Our Designer Chris Bailey gives his take on this year's DiBi - from energising stupid side-projects, to practical 'start-today' tips on making sure your design and builds are totally user-centric.
DiBi (Design it, Build it) is a one day conference in London for designers and developers. I’d booked up early and was thoroughly looking forward to the day. At JH we’re encouraged to get out of the office, to go to conferences, to keep in touch with what’s innovative, new, and up-and-coming in the industry – never to get all-consumed by the day-to-day – and honestly, I relish this mindset. There’re stacks of ways to search for events, most often I use this site.
So, off me and my colleague and fellow-designer Oli went, London-bound, to hear from – probably the biggest pull for many – Tobias van Schneider, the Former Lead Product Designer & Art Director at Spotify. He’s pretty much considered a maverick to many in the design world – not just for his work during Spotify’s high-growth period (we’re talking 15 – 70+ million users during his time there), but also for his views on side projects – hence his talk title Side Projects are Stupid.
Much as I love living in Nottingham, there’s something about going down to London that always appeals. DiBi was held at The Royal Institution of Great Britain, it’s a great location, beautiful – and so fitting for a conference centred around design. The historic Faraday Theatre was a particularly cool place to sit in and chill with a coffee once we’d registered.
Host Chris Murphy welcomed everyone to the day, and straight-away showed himself to be the perfect choice – not only because of his experience and knowledge – but he was able to seamlessly hold the day together – engaging the audience via Twitter questions and live Q and As.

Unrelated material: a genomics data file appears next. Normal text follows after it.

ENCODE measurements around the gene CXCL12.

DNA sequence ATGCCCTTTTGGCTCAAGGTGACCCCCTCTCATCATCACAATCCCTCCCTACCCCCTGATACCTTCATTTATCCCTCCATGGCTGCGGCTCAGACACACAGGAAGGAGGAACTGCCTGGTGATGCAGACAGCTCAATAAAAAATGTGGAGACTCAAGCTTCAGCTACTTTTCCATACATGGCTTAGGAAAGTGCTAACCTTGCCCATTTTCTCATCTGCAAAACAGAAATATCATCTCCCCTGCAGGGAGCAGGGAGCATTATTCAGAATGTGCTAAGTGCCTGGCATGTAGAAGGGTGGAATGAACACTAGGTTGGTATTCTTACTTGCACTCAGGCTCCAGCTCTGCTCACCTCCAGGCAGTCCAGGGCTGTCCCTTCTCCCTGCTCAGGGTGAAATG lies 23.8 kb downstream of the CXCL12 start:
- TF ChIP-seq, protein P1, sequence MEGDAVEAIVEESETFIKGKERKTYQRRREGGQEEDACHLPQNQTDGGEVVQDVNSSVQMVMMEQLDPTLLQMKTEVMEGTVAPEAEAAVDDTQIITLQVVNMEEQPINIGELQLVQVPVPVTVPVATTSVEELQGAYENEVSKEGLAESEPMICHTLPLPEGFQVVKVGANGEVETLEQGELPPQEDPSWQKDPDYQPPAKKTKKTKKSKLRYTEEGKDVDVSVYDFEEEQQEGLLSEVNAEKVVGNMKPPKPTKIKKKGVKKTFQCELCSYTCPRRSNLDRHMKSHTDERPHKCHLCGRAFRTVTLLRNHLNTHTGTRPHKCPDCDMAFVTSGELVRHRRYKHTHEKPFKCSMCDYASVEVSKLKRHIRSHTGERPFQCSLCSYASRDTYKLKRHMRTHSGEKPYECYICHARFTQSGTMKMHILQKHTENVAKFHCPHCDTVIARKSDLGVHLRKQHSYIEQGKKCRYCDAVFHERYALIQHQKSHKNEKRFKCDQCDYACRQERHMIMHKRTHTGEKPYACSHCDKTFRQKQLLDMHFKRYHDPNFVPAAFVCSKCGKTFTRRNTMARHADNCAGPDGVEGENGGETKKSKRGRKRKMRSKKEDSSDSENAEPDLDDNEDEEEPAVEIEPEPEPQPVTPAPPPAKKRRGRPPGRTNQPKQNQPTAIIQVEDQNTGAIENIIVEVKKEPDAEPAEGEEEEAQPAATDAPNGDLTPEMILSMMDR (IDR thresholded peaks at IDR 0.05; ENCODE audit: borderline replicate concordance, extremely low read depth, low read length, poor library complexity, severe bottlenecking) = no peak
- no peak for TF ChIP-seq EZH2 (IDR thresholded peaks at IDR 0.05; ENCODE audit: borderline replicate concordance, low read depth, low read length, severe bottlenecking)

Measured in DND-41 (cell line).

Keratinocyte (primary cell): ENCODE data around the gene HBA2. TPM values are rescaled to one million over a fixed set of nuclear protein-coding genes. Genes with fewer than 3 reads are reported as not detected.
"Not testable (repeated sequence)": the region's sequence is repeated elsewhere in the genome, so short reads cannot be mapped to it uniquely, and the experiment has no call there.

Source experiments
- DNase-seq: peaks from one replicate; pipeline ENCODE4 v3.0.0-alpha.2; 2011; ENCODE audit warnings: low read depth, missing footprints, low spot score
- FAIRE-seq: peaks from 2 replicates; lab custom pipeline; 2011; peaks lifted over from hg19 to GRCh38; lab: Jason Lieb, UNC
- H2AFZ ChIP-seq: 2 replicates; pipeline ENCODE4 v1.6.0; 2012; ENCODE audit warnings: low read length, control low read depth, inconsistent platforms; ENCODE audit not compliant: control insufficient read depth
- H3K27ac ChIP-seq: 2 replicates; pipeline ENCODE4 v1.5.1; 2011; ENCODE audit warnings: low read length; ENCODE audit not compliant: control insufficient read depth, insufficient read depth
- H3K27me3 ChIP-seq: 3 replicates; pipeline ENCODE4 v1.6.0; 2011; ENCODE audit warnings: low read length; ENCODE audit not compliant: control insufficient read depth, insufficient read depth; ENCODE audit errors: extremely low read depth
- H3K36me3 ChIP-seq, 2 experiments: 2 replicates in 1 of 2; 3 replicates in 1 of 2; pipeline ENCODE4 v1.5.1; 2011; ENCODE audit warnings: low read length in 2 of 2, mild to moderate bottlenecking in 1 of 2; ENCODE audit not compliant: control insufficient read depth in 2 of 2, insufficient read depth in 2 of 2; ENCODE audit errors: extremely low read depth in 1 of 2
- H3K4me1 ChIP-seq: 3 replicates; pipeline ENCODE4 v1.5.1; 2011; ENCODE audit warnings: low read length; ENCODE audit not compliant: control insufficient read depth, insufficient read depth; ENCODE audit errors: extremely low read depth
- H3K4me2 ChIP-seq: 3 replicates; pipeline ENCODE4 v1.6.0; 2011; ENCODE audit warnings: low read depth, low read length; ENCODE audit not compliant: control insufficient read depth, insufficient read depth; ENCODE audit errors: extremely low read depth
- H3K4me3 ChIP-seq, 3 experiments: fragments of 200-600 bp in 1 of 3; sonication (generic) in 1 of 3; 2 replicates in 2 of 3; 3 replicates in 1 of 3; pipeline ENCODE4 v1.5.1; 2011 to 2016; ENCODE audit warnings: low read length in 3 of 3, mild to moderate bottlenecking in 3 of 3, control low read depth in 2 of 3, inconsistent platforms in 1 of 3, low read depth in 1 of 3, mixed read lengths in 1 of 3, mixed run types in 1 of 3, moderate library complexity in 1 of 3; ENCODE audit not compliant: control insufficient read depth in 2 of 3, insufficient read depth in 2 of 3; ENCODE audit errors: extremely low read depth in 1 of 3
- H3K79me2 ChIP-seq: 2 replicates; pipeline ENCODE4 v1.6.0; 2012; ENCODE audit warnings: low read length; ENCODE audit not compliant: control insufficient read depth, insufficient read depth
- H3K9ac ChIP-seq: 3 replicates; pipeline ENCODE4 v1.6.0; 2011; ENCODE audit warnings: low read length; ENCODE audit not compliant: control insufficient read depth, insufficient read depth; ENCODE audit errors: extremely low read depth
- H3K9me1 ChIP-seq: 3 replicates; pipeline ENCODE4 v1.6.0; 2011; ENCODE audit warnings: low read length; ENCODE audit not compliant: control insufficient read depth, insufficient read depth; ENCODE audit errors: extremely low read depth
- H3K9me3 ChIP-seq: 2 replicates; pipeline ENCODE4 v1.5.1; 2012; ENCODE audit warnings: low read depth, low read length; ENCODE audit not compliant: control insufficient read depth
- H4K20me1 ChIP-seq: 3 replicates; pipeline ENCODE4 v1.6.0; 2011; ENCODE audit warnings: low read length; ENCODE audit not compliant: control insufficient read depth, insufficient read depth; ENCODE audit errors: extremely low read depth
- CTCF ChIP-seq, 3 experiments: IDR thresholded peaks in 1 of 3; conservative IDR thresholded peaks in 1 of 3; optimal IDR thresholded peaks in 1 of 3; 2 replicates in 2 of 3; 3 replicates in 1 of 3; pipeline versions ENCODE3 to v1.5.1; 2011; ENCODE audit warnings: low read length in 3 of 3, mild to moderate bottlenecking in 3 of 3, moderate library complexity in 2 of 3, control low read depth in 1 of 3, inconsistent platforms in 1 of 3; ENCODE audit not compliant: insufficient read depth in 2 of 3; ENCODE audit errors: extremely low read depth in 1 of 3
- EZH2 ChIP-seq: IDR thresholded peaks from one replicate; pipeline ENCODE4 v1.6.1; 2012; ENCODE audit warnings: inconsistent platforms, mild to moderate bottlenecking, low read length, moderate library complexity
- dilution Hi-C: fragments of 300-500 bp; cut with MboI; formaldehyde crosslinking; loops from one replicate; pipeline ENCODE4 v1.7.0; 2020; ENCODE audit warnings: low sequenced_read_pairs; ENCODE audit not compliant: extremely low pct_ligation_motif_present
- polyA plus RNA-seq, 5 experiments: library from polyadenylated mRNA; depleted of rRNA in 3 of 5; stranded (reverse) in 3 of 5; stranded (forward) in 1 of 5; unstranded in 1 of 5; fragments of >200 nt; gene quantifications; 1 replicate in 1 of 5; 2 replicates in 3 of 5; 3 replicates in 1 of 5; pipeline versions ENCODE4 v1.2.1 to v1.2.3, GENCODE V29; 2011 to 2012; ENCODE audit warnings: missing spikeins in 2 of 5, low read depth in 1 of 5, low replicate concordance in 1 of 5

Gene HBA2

Tobias van Schneider lived up to his reputation as an inspiring speaker and I was glad the focus was on his stance on side projects – something I’d read about beforehand here. They need to be stupid he explained, outlandish, creative – never safe and comfortable – because this is how we grow and learn the most. He explained how you must trust your gut when it comes to ideas – ignoring everyone when you truly believe in it.
In fact, he cheekily pointed out, that if there’s a massively strong reaction against your idea, that’s probably where your best concept is! He experienced this with his app Authentic Weather, that had been largely frowned-upon in the early days of development. Other side projects include Flat Surface Shaper, and Semplice – a portfolio site for creatives, that he originally designed for himself, but is now a fully working product for others to use.
Tobias got everyone thinking. His versatility and willingness to take risk is admirable. Perhaps unsurprisingly, he’s exceptionally well-read – and his own rundown of favourite books on his site is a good read in itself. Tobias came across as passionate, creative and humble – I’d recommend seeing him to anyone who gets the chance. To round-up, his take-aways were:
- Let yourself be stupid
- Ignore everybody
- Trust your gut
- A jack of all trades isn’t always such a bad thing
- Stay busy
And after all of that…
Tobias left everyone feeling energised by his left-field approach to his work. The speakers that followed though, were equally inspiring but more focussed on the implementation and operational strategies to make great practice work in the every day.